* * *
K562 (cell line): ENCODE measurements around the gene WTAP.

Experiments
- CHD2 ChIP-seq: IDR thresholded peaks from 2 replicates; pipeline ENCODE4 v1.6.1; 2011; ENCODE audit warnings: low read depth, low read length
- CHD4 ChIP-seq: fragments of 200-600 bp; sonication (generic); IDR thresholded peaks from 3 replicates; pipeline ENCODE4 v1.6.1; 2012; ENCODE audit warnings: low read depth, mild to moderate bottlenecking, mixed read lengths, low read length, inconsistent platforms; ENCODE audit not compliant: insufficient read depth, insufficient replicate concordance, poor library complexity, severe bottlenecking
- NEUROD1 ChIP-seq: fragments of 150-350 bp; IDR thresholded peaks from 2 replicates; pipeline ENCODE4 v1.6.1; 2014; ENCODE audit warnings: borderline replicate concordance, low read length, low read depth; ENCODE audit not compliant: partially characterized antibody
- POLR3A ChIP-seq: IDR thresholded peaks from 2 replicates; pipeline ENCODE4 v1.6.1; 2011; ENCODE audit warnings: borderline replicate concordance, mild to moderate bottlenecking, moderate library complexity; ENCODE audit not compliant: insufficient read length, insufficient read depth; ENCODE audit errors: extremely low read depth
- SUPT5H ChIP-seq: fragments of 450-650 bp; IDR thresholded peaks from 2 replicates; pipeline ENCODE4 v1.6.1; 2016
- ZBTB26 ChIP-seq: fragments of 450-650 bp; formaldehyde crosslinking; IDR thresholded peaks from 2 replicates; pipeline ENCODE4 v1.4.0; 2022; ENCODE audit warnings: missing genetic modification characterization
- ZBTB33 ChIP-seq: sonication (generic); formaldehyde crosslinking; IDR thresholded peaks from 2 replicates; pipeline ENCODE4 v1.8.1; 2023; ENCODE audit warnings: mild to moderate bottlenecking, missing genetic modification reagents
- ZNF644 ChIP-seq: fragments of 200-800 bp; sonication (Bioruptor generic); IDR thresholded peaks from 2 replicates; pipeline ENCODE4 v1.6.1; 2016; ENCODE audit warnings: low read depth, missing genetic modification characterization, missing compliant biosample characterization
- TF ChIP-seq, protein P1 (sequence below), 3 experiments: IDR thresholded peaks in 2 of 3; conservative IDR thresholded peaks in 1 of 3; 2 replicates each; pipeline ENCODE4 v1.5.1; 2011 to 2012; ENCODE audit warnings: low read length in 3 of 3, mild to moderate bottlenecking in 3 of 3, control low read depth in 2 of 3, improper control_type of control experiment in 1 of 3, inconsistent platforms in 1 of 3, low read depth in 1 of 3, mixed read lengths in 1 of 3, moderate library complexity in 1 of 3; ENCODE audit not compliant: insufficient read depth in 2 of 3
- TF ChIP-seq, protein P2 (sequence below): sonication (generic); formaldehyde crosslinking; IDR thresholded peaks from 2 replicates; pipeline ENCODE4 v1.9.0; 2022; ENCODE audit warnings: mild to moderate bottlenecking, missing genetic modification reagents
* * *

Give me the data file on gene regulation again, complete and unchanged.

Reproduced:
K562 (cell line): ENCODE measurements around the gene WTAP.

Experiments
- CHD2 ChIP-seq: IDR thresholded peaks from 2 replicates; pipeline ENCODE4 v1.6.1; 2011; ENCODE audit warnings: low read depth, low read length
- CHD4 ChIP-seq: fragments of 200-600 bp; sonication (generic); IDR thresholded peaks from 3 replicates; pipeline ENCODE4 v1.6.1; 2012; ENCODE audit warnings: low read depth, mild to moderate bottlenecking, mixed read lengths, low read length, inconsistent platforms; ENCODE audit not compliant: insufficient read depth, insufficient replicate concordance, poor library complexity, severe bottlenecking
- NEUROD1 ChIP-seq: fragments of 150-350 bp; IDR thresholded peaks from 2 replicates; pipeline ENCODE4 v1.6.1; 2014; ENCODE audit warnings: borderline replicate concordance, low read length, low read depth; ENCODE audit not compliant: partially characterized antibody
- POLR3A ChIP-seq: IDR thresholded peaks from 2 replicates; pipeline ENCODE4 v1.6.1; 2011; ENCODE audit warnings: borderline replicate concordance, mild to moderate bottlenecking, moderate library complexity; ENCODE audit not compliant: insufficient read length, insufficient read depth; ENCODE audit errors: extremely low read depth
- SUPT5H ChIP-seq: fragments of 450-650 bp; IDR thresholded peaks from 2 replicates; pipeline ENCODE4 v1.6.1; 2016
- ZBTB26 ChIP-seq: fragments of 450-650 bp; formaldehyde crosslinking; IDR thresholded peaks from 2 replicates; pipeline ENCODE4 v1.4.0; 2022; ENCODE audit warnings: missing genetic modification characterization
- ZBTB33 ChIP-seq: sonication (generic); formaldehyde crosslinking; IDR thresholded peaks from 2 replicates; pipeline ENCODE4 v1.8.1; 2023; ENCODE audit warnings: mild to moderate bottlenecking, missing genetic modification reagents
- ZNF644 ChIP-seq: fragments of 200-800 bp; sonication (Bioruptor generic); IDR thresholded peaks from 2 replicates; pipeline ENCODE4 v1.6.1; 2016; ENCODE audit warnings: low read depth, missing genetic modification characterization, missing compliant biosample characterization
- TF ChIP-seq, protein P1 (sequence below), 3 experiments: IDR thresholded peaks in 2 of 3; conservative IDR thresholded peaks in 1 of 3; 2 replicates each; pipeline ENCODE4 v1.5.1; 2011 to 2012; ENCODE audit warnings: low read length in 3 of 3, mild to moderate bottlenecking in 3 of 3, control low read depth in 2 of 3, improper control_type of control experiment in 1 of 3, inconsistent platforms in 1 of 3, low read depth in 1 of 3, mixed read lengths in 1 of 3, moderate library complexity in 1 of 3; ENCODE audit not compliant: insufficient read depth in 2 of 3
- TF ChIP-seq, protein P2 (sequence below): sonication (generic); formaldehyde crosslinking; IDR thresholded peaks from 2 replicates; pipeline ENCODE4 v1.9.0; 2022; ENCODE audit warnings: mild to moderate bottlenecking, missing genetic modification reagents